Resources for entrepreneurs

Center for Women: www.c4women.org, 763-7333

Charleston Local Development Corporation: charlestonldc.com, 724-3796 or 965-4089.

S.C. Small Business Development Center: www.smallbusinesscharleston.org, 740-6160 (North Charleston) or 953-6007 (at The Citadel)

S.C. Women’s Business Center: scwbc.net, 763-7333

Coastal SCORE: coastal.score.org, 727-4778

It might seem reckless to trade a steady job for the often unpredictable life of an entrepreneur. But for many women, following their passion is more important than a regular paycheck.

Passion is exactly what prompted Meghan Walker to rethink her successful career.

For the past six years, Walker has worked in Portland, Ore., and here in Charleston for pacemaker manufacturers. The paychecks are good, but Walker wanted more.

On March 15, she opened Pink Dot Beauty Bar on Meeting Street, the result of a seed planted many years earlier.

While working in Portland, Walker discovered a makeup boutique called Blush Beauty Bar across the street from one of the hospitals where she worked.

She was far from her hometown of Charleston, so Walker would frequent Blush, where she discovered new product lines and made friends with the women who worked there.

“It was more than a boutique for me,” Walker said of Blush. “It was a destination.”

Changing perspective

When Walker returned to Charleston two years ago, she started shopping for the powder she’d been using and discovered it wasn’t available in Charleston or even in the state.

In fact, Walker said she found the beauty bar concept, which is prevalent on the West Coast, didn’t really exist on this side of the country.

“I was looking for an environment and a product offering,” she said. “I wanted a place like the one in Portland where I could be introduced to lines I’d never heard of and learn about them.”

The wheels started spinning and Walker wondered if she could bring a beauty bar to Charleston.

Over the past several months, Walker has been doing market research, surveys, securing funding and remodeling the downtown shop she’s renting, all while maintaining her full-time job with the pacemaker manufacturer.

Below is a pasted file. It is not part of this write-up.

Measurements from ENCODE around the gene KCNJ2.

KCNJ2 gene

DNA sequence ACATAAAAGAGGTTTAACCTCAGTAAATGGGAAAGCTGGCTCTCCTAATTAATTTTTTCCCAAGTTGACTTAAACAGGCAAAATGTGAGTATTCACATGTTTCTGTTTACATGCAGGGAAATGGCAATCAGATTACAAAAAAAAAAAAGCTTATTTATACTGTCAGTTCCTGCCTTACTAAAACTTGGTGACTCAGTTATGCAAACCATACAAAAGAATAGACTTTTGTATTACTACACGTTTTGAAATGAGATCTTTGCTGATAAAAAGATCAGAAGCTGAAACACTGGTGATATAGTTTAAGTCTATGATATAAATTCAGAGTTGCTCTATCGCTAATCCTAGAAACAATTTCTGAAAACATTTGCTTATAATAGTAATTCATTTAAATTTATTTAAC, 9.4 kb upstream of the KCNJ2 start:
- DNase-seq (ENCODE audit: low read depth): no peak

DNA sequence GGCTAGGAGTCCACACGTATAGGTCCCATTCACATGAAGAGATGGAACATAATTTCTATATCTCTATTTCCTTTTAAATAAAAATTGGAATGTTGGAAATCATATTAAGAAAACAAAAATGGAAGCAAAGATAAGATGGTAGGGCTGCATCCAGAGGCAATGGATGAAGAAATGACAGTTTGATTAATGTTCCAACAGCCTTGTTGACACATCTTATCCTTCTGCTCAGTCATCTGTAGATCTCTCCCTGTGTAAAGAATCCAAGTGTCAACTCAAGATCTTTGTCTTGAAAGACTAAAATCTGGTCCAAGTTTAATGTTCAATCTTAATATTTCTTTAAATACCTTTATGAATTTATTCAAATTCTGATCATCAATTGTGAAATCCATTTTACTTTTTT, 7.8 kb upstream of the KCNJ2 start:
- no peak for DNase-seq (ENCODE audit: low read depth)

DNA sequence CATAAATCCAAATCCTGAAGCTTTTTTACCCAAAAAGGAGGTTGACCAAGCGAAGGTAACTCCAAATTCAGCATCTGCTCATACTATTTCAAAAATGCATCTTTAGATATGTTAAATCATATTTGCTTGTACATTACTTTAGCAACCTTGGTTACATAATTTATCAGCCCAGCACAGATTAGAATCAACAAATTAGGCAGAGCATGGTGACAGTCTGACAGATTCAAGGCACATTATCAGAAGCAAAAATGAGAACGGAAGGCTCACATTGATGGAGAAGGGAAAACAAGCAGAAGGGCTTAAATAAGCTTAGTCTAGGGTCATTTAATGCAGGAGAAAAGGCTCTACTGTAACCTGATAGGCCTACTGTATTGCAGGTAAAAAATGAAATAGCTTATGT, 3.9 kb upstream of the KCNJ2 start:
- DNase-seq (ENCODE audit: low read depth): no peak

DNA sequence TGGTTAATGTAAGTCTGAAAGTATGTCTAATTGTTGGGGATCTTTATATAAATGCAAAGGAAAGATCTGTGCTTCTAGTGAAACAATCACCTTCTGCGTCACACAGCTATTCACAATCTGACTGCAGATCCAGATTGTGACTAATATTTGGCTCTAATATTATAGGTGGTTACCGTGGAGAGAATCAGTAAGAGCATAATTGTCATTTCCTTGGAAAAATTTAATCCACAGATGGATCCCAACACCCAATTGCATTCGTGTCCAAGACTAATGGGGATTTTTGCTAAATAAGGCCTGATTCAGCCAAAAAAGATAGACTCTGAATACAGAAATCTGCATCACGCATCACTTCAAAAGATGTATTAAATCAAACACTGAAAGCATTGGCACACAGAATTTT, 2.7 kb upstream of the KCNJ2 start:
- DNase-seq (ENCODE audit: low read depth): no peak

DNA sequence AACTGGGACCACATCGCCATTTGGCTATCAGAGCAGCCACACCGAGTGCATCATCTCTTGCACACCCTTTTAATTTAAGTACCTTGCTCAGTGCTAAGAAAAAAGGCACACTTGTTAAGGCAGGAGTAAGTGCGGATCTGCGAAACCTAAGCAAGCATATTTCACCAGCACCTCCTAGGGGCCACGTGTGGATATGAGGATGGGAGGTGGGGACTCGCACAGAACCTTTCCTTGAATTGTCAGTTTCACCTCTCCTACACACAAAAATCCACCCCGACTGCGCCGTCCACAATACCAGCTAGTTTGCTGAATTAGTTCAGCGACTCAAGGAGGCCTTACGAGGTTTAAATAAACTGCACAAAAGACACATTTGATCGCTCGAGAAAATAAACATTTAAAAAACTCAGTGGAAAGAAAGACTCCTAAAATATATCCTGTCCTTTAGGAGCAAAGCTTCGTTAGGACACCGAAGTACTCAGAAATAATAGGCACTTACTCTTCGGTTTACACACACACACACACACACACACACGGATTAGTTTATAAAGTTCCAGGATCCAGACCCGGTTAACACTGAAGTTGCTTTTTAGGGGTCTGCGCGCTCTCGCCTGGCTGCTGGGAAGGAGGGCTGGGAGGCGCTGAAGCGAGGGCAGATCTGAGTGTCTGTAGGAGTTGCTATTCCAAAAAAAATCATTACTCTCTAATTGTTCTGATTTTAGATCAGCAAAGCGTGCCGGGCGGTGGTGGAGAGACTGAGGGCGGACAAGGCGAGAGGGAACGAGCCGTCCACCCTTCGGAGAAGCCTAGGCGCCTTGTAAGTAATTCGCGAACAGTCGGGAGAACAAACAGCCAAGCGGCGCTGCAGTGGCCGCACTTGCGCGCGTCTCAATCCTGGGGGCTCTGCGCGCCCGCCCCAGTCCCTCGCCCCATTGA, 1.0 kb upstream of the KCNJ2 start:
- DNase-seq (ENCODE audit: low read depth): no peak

She’s given her supervisors plenty of notice and anticipates making the leap to full-time business owner in August. It’s time to trade purses for passion.

“I work hard, make good money and use the money to go and buy a purse at the Kate Spade store and that purse brings me happiness,” Walker said. “What if happiness came directly from selling a pacemaker? It’s a good job, but I don’t thrive on selling a pacemaker. I do thrive on making women feel beautiful and capable.

“My paycheck was allowing me to buy things that were awesome, but now when I’m in the store, I really love being in the store and helping women feel good,” Walker added. “My perspective has changed.”

While rewarding, the experience has been anything but easy. It’s been months of very little sleep as Walker spent a year developing her business plan, taking classes and seminars and working with the Small Business Development Center to obtain an SBA loan. She used her 401(k) to secure her 2,400-square-foot retail space. All those Kate Spade purses have been sold to help pay for the business.

And she’s struggled to make the men in this process, such as bankers, understand the validity of her business idea.

“I think most men have very little concept of how robust this industry is,” Walker said.

Add to that the fact she’s 28 years old and doesn’t own a home, so she went to 10 banks trying to find one that would give her a loan without the collateral of a house.

“I’ve told so many young women as soon as you can, buy something,” Walker said. “Having that in your name will influence everything you can do.”

Fall-back positions

Walker’s struggles to secure financing and the fact that she’s been working nonstop at two jobs isn’t news to Christie MacConnell, director of the S.C. Women’s Business Center.

She counsels many women around the state who want to follow their passion and start a business. She helps them determine if a market exists for their business idea, develop a business plan and seek out funding.

Startups can’t get 100 percent financing, she said, so women need to have their own money to invest along with collateral, usually 25 percent equity and cash.

MacConnell also recommends women, if possible, keep their existing jobs while they do their research and write their business plan.

“It’s a great fall-back position,” she said. “And they’re going to have to be putting in those kinds of hours anyway. Welcome to the world of entrepreneurship and the 80-hour workweek.”

MacConnell worked closely with Laura Cannon and Julie Simuang over 18 months to develop a business plan for The Orange Spot Coffeehouse, which opened recently in North Charleston’s Park Circle. Cannon has kept her sales job at the Charleston City Paper, and Simuang continues to nanny in the evenings after the shop closes.

To develop the plan, the two women would meet in their off hours as they pursued a passion for creating a business that would build community, encourage creativity and foster relationships — all through a cup of coffee.

As young business owners, the two struggled to secure financing but eventually received help from the Charleston Local Development Corporation, a nonprofit that provides funding to small businesses.

Throughout the process, the two have asked a lot of questions, learned from other small-business owners and relied on each other.

“We had to have the confidence to know we can do this,” Cannon said.